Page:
Levy v. Gadsby
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7 U.S. 180 (1805)
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U.S. Supreme Court
Levy v. Gadsby, 7 U.S. 3 Cranch 180 180 (1805)
Levy v. Gadsby
7 U.S. (3 Cranch) 180
ERROR TO THE CIRCUIT COURT OF THE
DISTRICT OF COLUMBIA AT ALEXANDRIA
If A lends money to B, who puts it out at usurious interest and agrees to pay to A the same rate of interest which he is receiving upon A's money, this is usury between A and B, and an endorser of B's note to A may avail himself of the plea of usury.
If the usury be specially pleaded and the court reject the evidence offered upon such special plea, it may be admitted upon the general issue notwithstanding it has been refused upon the special plea.
The court has the exclusive power of deciding whether a written contract be usurious.
No principle is more clearly settled than that the construction of written evidence is exclusively with the court.
This was an action of assumpsit by Levy, the endorsee of a promissory note, against Gadsby, payee and endorser of McIntosh's note.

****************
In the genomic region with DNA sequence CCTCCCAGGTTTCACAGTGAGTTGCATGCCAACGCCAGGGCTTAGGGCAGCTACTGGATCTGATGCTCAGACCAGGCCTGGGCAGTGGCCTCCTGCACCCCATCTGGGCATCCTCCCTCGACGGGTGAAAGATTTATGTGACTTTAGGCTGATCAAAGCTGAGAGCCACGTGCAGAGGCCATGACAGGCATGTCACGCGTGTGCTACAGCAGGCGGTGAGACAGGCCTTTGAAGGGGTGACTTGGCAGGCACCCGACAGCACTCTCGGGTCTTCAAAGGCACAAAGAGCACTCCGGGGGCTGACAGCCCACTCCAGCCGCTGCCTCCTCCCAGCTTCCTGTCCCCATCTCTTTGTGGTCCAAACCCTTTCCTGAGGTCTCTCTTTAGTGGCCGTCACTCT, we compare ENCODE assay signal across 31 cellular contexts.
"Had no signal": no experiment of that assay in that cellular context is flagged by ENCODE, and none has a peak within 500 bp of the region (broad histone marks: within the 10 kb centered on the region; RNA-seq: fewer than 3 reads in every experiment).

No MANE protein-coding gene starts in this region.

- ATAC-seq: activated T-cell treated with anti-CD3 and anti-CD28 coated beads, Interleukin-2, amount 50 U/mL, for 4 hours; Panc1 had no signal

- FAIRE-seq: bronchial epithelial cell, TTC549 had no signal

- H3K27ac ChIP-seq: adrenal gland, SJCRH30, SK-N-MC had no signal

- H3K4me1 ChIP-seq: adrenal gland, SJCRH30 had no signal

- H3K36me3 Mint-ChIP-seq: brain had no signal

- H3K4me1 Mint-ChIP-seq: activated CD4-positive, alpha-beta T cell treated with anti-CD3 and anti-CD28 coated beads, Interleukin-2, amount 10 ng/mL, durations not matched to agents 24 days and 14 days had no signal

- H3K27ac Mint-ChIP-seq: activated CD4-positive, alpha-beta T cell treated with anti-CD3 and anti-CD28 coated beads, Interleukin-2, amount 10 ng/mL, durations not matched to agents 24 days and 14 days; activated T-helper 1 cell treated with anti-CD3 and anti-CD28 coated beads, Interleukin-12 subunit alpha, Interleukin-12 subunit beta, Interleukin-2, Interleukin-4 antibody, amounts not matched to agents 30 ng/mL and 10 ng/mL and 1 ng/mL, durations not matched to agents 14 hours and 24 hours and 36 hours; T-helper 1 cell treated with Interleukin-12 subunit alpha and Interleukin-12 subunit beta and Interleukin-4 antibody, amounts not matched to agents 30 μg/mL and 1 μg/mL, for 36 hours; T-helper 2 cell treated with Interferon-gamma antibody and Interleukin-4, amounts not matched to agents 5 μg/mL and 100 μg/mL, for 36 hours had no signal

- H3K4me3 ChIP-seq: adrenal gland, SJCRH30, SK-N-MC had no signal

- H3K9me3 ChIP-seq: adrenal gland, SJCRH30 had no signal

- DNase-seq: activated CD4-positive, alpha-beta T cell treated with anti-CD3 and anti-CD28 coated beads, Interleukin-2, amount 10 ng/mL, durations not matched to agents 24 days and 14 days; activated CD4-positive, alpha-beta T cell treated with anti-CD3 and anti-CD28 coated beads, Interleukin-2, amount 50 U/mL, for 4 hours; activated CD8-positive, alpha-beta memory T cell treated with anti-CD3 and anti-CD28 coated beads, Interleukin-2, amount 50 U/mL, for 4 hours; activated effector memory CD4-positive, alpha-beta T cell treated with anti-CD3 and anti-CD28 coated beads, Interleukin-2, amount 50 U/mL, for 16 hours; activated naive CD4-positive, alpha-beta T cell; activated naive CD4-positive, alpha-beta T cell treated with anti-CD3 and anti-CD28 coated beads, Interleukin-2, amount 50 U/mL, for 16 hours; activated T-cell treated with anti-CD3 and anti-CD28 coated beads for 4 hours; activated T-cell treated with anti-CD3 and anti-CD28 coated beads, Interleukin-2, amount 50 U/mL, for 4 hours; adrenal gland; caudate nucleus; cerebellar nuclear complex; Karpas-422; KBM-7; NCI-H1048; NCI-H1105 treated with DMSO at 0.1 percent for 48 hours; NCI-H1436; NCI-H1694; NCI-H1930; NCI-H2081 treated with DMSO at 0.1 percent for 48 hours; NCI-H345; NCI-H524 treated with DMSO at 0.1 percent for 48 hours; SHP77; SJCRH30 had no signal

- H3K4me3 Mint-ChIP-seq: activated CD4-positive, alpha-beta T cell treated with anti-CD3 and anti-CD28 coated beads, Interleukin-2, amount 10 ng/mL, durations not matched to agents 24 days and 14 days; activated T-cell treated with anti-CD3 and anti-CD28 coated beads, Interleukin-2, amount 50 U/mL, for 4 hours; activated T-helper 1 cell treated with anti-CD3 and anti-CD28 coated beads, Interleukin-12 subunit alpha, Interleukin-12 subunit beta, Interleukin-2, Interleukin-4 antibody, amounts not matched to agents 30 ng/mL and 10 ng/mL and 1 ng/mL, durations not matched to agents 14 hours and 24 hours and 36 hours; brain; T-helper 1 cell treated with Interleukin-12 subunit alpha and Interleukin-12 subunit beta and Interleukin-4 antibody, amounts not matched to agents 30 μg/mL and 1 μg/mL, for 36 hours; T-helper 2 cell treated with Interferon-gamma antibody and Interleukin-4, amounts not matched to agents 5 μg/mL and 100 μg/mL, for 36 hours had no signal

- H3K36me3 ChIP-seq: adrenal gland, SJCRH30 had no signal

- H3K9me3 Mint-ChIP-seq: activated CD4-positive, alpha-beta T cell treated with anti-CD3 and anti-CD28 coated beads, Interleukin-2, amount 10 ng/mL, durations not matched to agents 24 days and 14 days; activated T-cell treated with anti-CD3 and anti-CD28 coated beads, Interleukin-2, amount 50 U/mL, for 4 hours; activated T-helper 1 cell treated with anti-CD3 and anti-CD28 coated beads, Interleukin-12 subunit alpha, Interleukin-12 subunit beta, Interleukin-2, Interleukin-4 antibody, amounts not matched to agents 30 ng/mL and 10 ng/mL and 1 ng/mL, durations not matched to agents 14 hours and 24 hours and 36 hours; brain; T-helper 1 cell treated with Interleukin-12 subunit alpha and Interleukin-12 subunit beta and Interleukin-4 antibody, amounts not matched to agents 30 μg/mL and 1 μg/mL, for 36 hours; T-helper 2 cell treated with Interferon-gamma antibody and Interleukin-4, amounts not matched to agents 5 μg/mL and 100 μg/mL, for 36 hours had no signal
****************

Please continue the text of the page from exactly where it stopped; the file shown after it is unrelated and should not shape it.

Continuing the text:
The declaration consisted of three counts. The 1st, in addition to the common averments, alleged that the plaintiff had brought suit upon the note against McIntosh in Maryland and recovered judgment, but that before execution made, McIntosh died insolvent. The 2d count was in the usual form excepting that it alleged that Gadsby, became liable by the custom of merchants. The 3d count was for money had and received. The defendant pleaded 1st, non assumpsit; 2d, as to the first count, usury between McIntosh and Levy, stating the transaction as a loan, by the latter to the former; 3d, as to the first count, usury between the same parties, stating the transaction as a forbearance of an antecedent debt. The 4th and 5th were like pleas of usury to the 2d count. The 3d and 5th pleas, by mistake, alleged the note given, in pursuance of the corrupt agreement, to be a note made by Gadsby to McIntosh, and by him endorsed to Levy, whereas the note in the declaration mentioned was a note made by McIntosh to Gadsby and by him endorsed to Levy. To the pleas of usury there were general replications and issues and a general verdict for the defendant. On
the trial, three bills of exception were taken by the plaintiff.